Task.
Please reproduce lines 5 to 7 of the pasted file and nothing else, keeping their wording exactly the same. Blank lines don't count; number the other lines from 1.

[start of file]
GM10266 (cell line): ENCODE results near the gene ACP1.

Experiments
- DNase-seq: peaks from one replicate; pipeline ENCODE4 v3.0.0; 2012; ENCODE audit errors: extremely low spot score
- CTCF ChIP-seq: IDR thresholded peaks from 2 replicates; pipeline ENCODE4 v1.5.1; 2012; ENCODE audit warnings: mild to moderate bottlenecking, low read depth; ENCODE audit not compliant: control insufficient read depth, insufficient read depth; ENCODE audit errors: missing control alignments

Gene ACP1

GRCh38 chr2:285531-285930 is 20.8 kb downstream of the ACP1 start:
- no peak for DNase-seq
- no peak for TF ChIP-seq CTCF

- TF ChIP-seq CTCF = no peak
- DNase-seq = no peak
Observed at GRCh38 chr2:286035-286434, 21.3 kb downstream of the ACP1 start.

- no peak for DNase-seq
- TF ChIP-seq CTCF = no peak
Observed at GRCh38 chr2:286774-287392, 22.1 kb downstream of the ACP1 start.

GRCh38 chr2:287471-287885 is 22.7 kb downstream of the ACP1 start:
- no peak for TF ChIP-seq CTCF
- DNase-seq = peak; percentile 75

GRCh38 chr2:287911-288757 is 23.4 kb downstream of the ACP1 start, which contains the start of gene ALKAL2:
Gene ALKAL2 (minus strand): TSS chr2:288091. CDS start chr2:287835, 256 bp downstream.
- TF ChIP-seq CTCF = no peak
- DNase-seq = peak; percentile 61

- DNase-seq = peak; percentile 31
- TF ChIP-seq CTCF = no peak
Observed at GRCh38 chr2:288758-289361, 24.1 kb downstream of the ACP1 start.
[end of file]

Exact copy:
Gene ACP1

GRCh38 chr2:285531-285930 is 20.8 kb downstream of the ACP1 start:
- no peak for DNase-seq